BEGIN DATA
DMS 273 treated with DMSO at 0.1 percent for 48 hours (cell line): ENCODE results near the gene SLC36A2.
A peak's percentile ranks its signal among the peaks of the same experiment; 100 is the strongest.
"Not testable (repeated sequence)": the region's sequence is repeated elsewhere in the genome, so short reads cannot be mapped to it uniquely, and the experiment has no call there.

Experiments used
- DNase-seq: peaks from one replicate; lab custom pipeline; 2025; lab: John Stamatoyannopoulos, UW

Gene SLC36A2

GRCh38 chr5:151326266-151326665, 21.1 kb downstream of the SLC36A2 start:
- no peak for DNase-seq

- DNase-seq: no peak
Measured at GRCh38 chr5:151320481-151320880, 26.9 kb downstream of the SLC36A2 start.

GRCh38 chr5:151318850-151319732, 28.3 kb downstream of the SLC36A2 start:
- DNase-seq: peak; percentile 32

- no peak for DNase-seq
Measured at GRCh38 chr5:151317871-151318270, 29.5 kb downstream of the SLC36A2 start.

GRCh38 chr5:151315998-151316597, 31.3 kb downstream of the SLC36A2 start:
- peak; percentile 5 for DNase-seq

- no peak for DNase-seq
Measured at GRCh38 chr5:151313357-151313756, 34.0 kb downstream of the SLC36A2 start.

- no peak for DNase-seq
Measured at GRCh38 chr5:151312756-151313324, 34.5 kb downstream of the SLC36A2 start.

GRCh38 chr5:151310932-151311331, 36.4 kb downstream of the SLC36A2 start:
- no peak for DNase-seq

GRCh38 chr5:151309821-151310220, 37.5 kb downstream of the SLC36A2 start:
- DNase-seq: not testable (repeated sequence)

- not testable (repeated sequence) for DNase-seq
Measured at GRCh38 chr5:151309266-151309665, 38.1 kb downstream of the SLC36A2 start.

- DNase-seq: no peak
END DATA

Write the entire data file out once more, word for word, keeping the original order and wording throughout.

DMS 273 treated with DMSO at 0.1 percent for 48 hours (cell line): ENCODE results near the gene SLC36A2.
A peak's percentile ranks its signal among the peaks of the same experiment; 100 is the strongest.
"Not testable (repeated sequence)": the region's sequence is repeated elsewhere in the genome, so short reads cannot be mapped to it uniquely, and the experiment has no call there.

Experiments used
- DNase-seq: peaks from one replicate; lab custom pipeline; 2025; lab: John Stamatoyannopoulos, UW

Gene SLC36A2

GRCh38 chr5:151326266-151326665, 21.1 kb downstream of the SLC36A2 start:
- no peak for DNase-seq

- DNase-seq: no peak
Measured at GRCh38 chr5:151320481-151320880, 26.9 kb downstream of the SLC36A2 start.

GRCh38 chr5:151318850-151319732, 28.3 kb downstream of the SLC36A2 start:
- DNase-seq: peak; percentile 32

- no peak for DNase-seq
Measured at GRCh38 chr5:151317871-151318270, 29.5 kb downstream of the SLC36A2 start.

GRCh38 chr5:151315998-151316597, 31.3 kb downstream of the SLC36A2 start:
- peak; percentile 5 for DNase-seq

- no peak for DNase-seq
Measured at GRCh38 chr5:151313357-151313756, 34.0 kb downstream of the SLC36A2 start.

- no peak for DNase-seq
Measured at GRCh38 chr5:151312756-151313324, 34.5 kb downstream of the SLC36A2 start.

GRCh38 chr5:151310932-151311331, 36.4 kb downstream of the SLC36A2 start:
- no peak for DNase-seq

GRCh38 chr5:151309821-151310220, 37.5 kb downstream of the SLC36A2 start:
- DNase-seq: not testable (repeated sequence)

- not testable (repeated sequence) for DNase-seq
Measured at GRCh38 chr5:151309266-151309665, 38.1 kb downstream of the SLC36A2 start.

- DNase-seq: no peak